This study examined students’ (N=579) achievement goal orientation profiles, profile differences in academic well-being (i.e., school value, school burnout, schoolwork engagement, satisfaction with educational choice), and temporal stability of these profiles across the transition to upper secondary education. Also, students’ educational track (i.e., academic/vocational) after the transition was investigated as a function of change in goal orientation group. Following a person-centered approach, students were classified into homogenous groups with similar patterns of achievement goal orientation by means of latent profile analysis. Four groups of students were identified: indifferent, success-oriented, mastery-oriented, and avoidance-oriented. Indifferent and avoidance-oriented students showed less adaptive patterns of motivation and academic well-being than did mastery- and success-oriented students. Both mastery- and success-oriented students were engaged in studying and found their schoolwork meaningful, but success-oriented students’ stronger concerns with performance made them more susceptible to burnout. Motivational profiles were relatively stable across the transition; half of the students displayed identical profiles and most changes in the group memberships were directed towards neighboring groups. According to the results of configural frequency analyses, those students who stayed in the indifferent group across the transition were more likely than expected by chance to choose vocational track, while those who stayed in the success-oriented group were more likely to choose academic track. In conclusion, the results indicate that some students encounter declining motivation and different types of adjustment problems, while many students navigate through the transition without notable problems, and some even flourish and become increasingly motivated and engaged in studying.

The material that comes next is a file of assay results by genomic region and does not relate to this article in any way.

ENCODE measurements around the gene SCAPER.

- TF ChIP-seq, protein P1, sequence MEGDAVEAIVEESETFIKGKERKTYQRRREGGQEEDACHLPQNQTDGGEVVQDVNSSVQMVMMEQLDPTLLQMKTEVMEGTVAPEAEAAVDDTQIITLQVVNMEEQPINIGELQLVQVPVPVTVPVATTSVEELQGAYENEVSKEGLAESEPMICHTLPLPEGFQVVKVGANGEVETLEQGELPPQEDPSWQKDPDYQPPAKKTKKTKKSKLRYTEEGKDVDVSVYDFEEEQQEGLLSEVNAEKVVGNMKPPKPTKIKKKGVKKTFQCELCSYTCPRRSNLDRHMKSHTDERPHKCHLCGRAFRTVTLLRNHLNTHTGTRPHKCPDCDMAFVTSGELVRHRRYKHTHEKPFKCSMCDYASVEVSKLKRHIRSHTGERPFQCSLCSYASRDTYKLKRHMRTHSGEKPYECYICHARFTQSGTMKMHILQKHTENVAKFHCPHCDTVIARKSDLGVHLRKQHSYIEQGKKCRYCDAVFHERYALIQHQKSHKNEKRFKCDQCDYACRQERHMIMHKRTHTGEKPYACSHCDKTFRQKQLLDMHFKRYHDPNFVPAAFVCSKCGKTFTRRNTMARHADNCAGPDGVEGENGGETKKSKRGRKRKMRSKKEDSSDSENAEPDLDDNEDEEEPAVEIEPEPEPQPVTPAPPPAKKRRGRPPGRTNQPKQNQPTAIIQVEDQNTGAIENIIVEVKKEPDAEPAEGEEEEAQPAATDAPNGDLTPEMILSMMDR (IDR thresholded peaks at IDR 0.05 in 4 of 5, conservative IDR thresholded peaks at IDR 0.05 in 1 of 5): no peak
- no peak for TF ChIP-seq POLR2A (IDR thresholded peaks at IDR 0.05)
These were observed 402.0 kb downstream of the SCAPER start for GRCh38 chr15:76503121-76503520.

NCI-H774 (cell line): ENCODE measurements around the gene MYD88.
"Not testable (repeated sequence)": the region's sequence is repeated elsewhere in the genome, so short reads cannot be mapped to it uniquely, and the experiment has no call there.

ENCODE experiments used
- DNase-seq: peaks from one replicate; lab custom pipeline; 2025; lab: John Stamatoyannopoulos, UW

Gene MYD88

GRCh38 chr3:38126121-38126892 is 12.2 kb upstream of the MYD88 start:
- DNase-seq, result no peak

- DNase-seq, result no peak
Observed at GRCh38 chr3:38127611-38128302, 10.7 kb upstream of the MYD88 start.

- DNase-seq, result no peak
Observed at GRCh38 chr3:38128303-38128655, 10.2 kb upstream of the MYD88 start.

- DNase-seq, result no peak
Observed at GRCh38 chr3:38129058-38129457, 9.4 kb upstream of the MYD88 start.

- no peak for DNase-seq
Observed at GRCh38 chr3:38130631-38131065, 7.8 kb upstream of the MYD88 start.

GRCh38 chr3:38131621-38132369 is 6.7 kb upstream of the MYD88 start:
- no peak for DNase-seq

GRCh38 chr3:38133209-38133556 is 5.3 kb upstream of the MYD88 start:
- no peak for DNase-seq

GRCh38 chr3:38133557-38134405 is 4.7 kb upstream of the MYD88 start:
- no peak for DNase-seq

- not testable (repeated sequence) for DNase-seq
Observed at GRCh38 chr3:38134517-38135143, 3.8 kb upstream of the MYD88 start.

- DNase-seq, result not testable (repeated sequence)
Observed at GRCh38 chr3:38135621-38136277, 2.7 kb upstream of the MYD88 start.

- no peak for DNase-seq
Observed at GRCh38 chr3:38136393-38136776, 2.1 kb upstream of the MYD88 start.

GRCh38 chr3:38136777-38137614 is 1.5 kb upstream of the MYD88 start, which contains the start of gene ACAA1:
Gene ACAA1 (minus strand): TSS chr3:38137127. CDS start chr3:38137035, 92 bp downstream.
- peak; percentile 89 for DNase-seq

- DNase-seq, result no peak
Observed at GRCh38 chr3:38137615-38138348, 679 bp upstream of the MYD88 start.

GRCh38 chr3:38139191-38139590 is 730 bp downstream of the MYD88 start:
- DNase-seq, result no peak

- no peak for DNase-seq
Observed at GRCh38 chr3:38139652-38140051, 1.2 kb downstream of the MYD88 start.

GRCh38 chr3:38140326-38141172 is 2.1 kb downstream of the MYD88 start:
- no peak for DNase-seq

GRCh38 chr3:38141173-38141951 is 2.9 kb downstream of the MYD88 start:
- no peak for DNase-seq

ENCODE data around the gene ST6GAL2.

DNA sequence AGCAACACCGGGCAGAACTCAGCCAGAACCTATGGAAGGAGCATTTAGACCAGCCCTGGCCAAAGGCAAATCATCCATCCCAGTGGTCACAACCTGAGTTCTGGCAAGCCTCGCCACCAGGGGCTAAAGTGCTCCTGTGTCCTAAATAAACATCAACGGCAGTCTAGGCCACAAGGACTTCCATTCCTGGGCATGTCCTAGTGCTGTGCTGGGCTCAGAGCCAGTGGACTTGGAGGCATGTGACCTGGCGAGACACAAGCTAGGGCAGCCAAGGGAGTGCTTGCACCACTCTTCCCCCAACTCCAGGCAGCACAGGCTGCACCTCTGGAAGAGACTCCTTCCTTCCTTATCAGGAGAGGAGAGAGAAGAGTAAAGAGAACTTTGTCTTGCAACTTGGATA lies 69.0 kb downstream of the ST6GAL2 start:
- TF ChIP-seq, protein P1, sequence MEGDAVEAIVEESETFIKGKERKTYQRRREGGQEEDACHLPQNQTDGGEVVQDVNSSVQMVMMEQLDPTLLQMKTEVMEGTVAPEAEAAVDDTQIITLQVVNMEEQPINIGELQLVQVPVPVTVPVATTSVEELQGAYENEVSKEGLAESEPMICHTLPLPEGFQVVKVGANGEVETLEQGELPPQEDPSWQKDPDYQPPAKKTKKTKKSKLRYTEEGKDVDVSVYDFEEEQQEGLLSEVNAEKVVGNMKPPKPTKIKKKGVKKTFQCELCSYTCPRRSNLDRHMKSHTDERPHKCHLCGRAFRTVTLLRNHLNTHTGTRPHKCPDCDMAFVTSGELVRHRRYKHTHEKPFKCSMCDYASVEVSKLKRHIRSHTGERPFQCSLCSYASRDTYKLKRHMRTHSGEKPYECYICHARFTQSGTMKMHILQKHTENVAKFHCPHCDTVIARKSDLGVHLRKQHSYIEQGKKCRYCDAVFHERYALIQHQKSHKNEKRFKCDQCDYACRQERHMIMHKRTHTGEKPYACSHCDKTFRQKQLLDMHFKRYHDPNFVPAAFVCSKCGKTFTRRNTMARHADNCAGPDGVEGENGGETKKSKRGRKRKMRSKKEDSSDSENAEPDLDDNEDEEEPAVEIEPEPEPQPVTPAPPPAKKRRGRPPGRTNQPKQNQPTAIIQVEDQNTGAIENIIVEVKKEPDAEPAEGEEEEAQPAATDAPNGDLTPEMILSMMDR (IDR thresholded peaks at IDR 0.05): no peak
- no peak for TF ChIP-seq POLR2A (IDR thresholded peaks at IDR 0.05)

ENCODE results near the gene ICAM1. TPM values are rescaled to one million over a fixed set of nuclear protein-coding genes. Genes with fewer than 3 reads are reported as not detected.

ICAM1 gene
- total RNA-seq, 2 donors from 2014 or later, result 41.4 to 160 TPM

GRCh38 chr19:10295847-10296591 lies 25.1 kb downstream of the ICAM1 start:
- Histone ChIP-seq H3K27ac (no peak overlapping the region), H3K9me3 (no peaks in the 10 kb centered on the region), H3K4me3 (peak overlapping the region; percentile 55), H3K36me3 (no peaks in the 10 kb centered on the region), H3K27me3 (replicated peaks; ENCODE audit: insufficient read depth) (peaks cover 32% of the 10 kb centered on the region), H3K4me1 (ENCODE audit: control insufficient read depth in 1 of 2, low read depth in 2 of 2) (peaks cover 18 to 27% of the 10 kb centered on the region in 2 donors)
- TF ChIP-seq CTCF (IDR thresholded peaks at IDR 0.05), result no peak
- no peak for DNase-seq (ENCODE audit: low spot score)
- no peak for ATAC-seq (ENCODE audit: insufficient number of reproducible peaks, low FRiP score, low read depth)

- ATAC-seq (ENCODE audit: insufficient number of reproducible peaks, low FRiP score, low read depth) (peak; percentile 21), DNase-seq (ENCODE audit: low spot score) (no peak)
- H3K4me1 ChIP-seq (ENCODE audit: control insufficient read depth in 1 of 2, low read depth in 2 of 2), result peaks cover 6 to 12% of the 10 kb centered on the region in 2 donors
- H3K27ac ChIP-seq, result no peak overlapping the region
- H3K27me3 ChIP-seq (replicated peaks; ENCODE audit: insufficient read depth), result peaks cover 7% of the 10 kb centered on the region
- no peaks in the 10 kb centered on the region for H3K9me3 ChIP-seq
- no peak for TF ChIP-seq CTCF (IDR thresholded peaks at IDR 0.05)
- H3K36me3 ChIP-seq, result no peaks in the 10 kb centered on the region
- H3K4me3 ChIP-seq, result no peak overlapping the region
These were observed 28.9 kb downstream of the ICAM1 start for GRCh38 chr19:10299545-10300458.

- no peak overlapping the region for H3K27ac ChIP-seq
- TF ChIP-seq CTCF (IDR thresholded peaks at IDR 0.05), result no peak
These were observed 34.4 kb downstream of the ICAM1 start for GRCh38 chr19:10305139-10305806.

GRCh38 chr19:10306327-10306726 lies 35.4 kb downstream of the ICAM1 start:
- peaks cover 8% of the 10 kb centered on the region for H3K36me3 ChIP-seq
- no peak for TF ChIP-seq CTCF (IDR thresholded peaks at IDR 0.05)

Longitudinal research on the reciprocal relations between students' goal-orientations, investment and achievement in maths

Thea Peetsma, Jaap Schuitema, Ineke Van der Veen

University of Amsterdam, Netherlands, The

This study investigated the longitudinal reciprocal relations between students’ goal- orientations, investment and achievement in maths. Students’ mastery goals have been associated with better effort for school, while performance approach and performance avoidance goals often were associated with less effort and achievement. Investment for school may have a mediating role between students’ goals and their achievement.